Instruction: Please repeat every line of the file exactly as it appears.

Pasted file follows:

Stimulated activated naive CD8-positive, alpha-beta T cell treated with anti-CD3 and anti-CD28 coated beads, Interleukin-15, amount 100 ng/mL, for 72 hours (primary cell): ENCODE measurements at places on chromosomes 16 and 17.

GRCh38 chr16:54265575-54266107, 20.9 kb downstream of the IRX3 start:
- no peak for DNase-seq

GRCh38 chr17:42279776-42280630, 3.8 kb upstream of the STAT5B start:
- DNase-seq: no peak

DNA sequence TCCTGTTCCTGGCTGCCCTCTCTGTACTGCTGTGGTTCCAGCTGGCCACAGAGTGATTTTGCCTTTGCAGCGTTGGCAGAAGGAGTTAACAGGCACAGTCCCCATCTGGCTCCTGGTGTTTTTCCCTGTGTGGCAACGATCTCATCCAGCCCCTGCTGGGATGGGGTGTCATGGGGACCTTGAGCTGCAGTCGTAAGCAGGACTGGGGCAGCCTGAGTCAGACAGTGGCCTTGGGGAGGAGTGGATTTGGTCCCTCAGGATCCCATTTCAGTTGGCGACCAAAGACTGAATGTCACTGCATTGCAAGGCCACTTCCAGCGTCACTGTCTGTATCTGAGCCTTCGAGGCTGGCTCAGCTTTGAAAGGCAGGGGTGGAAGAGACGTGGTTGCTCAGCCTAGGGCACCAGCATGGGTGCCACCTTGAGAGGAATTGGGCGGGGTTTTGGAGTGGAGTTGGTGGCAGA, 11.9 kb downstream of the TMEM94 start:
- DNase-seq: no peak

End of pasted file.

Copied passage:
Stimulated activated naive CD8-positive, alpha-beta T cell treated with anti-CD3 and anti-CD28 coated beads, Interleukin-15, amount 100 ng/mL, for 72 hours (primary cell): ENCODE measurements at places on chromosomes 16 and 17.

GRCh38 chr16:54265575-54266107, 20.9 kb downstream of the IRX3 start:
- no peak for DNase-seq

GRCh38 chr17:42279776-42280630, 3.8 kb upstream of the STAT5B start:
- DNase-seq: no peak

DNA sequence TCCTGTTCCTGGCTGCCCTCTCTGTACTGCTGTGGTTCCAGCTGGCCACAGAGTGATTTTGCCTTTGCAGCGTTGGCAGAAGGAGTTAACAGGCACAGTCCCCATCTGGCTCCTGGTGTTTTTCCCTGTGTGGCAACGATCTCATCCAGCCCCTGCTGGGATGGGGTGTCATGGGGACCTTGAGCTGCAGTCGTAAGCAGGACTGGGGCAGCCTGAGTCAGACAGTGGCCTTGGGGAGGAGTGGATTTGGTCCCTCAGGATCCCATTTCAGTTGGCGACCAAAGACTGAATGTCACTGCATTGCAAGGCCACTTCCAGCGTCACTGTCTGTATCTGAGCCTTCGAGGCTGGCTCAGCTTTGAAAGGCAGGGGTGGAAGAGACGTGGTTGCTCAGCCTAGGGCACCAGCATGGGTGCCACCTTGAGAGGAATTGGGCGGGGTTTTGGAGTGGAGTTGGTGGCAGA, 11.9 kb downstream of the TMEM94 start:
- DNase-seq: no peak